Cultural Anthropology Chapters 1-8, most likely will just ned 4-8

Terms in this set (118)

--Language is Unique to Humans. It encodes experience and helps engage with one another. The study of different languages shows that humans are unique and language is natural to us
--As babies we attempt to create a unique voice and communicate but are put down by our larger social groups/ the vernacular our parents use.
--Of Hockett's 16 design features of language, the most important are the 6 ^
--Linguistic Relativity Theory says that language has the power to shape the world
--Formal Language Analysis is usually subdivided into 5 main categories :Phonology, Morphology, Syntax, Semantics, Pragmatics

--Ethnopragmatics pay attention to both specific and broad languages. It locates the meaning in routine activities which then turn grammatical features of language into resources people use in interaction.
--Different social groups generate different communicative practices. It is argued that each persons linguistic knowledge is based off of heteroglossia, which is distinct varieties within a language.

--Pidgin lang. is the study of radical negotiation of new meaning, invented by two groups coming in contact and inventing a new language usually by colonization. Usually it is very similar to the parent language and shows that social power can play a large part in language

--Language Ideologies are unwritten rules shared by members of a speech community concerned with what kind of language is valued. Develop from political, social, and cultural histories.

--Many ling. anthro's become involved in projects to revive languages or maintain dying ones. Disappear if the younger generations just learn the popular language. Reviving is complex and controversial.
--Play is a general form of behavioral openness. It is the ability to think about, speak about, and act upon the same thing in different ways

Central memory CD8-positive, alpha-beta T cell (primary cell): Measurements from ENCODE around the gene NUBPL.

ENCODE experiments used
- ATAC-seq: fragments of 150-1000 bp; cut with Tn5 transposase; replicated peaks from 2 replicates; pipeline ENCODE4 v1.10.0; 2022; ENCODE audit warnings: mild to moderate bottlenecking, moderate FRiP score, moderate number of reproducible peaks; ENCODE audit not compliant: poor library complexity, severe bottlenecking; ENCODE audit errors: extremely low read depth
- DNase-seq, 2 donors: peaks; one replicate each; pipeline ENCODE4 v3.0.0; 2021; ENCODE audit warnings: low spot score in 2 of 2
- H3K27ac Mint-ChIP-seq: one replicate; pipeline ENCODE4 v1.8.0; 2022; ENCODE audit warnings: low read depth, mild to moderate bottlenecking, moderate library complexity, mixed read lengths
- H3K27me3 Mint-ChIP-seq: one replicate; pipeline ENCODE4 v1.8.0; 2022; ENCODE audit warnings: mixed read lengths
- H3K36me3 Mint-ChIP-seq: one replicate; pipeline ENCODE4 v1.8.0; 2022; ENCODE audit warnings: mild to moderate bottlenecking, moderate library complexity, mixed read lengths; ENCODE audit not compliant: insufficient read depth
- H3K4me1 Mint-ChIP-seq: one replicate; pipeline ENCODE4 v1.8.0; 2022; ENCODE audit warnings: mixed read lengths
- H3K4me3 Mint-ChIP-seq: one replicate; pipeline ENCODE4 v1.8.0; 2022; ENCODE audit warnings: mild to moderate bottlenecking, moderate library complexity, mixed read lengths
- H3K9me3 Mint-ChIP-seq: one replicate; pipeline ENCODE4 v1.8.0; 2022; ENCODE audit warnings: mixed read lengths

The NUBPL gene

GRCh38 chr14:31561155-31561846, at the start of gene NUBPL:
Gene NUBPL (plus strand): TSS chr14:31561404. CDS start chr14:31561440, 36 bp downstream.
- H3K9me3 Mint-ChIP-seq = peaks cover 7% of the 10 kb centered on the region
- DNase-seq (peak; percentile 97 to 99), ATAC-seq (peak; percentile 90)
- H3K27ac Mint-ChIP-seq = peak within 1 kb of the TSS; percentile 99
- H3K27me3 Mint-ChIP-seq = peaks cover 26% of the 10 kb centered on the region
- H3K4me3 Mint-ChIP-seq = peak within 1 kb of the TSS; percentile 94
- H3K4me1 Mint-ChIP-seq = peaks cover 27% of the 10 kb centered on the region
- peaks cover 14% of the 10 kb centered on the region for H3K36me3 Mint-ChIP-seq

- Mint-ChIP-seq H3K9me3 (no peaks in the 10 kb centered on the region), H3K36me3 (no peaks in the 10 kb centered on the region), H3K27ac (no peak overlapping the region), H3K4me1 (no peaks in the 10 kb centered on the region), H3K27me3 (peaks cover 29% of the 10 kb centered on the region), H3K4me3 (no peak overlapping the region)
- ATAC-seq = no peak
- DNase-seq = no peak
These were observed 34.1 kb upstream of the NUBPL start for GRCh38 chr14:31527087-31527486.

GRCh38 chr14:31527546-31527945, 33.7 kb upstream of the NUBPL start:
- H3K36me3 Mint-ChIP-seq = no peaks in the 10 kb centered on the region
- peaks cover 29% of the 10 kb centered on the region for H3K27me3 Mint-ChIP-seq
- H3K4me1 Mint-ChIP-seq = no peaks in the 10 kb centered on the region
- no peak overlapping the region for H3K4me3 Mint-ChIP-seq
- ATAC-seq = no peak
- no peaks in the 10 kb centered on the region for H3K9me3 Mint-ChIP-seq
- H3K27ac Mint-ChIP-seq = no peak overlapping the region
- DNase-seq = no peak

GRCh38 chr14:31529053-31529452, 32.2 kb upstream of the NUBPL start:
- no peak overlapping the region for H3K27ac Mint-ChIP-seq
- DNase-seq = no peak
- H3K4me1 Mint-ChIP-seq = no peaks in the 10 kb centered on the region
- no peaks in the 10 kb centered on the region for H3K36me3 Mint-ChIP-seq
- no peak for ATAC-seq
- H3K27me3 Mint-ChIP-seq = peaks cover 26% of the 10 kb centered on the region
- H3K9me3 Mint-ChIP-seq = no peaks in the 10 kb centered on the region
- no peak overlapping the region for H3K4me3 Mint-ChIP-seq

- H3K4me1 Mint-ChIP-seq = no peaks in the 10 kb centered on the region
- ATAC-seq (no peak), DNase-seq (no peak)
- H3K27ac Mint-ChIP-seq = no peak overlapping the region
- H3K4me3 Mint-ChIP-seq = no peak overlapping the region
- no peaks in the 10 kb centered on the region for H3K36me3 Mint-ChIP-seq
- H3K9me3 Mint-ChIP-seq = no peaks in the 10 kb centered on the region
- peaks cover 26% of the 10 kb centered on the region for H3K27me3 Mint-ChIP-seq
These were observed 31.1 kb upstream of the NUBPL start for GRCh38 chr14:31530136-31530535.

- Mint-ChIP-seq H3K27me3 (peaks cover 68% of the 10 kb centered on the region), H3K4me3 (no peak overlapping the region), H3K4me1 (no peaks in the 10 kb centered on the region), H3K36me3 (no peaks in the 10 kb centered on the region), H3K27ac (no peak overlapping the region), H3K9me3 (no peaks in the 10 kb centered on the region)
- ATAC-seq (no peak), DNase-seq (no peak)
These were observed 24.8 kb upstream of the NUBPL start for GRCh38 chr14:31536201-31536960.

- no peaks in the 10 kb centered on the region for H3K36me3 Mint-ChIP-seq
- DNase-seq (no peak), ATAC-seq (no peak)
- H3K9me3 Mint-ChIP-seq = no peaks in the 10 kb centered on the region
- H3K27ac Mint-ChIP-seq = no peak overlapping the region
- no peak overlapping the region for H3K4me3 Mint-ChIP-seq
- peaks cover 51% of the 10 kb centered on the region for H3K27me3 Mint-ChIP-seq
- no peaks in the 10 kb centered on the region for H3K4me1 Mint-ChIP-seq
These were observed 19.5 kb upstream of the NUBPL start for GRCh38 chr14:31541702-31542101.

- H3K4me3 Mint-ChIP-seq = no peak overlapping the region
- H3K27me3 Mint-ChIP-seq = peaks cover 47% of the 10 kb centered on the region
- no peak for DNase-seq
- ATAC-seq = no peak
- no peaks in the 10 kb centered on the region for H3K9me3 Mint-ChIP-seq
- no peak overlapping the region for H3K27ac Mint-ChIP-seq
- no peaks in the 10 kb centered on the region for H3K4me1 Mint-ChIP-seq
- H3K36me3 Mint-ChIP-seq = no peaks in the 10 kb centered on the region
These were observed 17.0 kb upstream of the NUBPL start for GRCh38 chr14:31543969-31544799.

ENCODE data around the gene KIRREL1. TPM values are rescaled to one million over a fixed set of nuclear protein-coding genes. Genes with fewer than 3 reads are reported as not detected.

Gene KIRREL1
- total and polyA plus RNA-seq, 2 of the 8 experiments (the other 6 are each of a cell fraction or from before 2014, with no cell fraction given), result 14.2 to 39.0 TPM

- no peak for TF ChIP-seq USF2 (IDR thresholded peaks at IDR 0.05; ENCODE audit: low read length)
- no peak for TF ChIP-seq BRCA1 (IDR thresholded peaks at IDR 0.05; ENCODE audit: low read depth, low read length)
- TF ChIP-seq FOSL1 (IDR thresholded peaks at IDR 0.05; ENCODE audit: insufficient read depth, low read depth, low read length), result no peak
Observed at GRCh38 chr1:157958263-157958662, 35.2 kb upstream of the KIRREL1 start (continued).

--We put a frame around things that has the message "this is play" around playful activities
--Reflexive meta-communication allows us to separate from reality and suggest that our perspective of ordinary life is only one way to view an experience and make sense of it.
--Play functions as many things including exercise, real world practice, increased creativity in children, and understanding of the real world.

--The fate of national sports teams can come to represent the nation itself. Devotion of sports fans of that National team can be a way of affirming patriotism
--When sports are translated from one culture to another, they are frequently transformed to fit the patterns appropriate to the new culture.

--Art is play that is subject to certain culturally appropriate forms and content. Different cultures will have different art.
-Art aims to exoke a holistic, aesthetic response from artists and observers. Artists succeed in this when form is is culturally appropriate and TECHNICALLY perfect in its "realization"
--Aesthetic evaluations are culturally shaped judgements.
--We recognize other art because of the family resemblance to what we call art in our own culture, although people with other cultural understandings may not have produced art on purpose, we call or view it as art by appropriation
--What we perceive as art calls into question what is authentic art

--Myths are stories that recount how various aspects of the world came to be the way are.
--The personal experiences in them make the truthfulness of them seem self-evident
--Full understanding of a myth requires the ethnographic background.

--In studying ritual, we pay attention to not only symbols, but also how and the way it is performed
--Cultural ideas are made concrete by rituals

--Rites of Passage are rituals of moving from one social group to another. Marked by periods of separation, transition, and regression
--During transition, individuals occupy a liminal position and with this position they usually develops an intense comradeship, and a feeling of oneness with the group.
--Communitas is this feeling of oneness

--Ritual and play are complementary. Play is "let us make-believe" whereas ritual is "let us believe." Consequently, rituals frame is much more rigid than play's.
--Although Rituals overwhelming or all powerful, individuals or groups can SOMETIMES manipulate ritual forms to achieve non-traditional ends.
--People attempting to account for their experiences make use of shared cultural assumptions about how the world works. Encompassing pictures that result are called world views.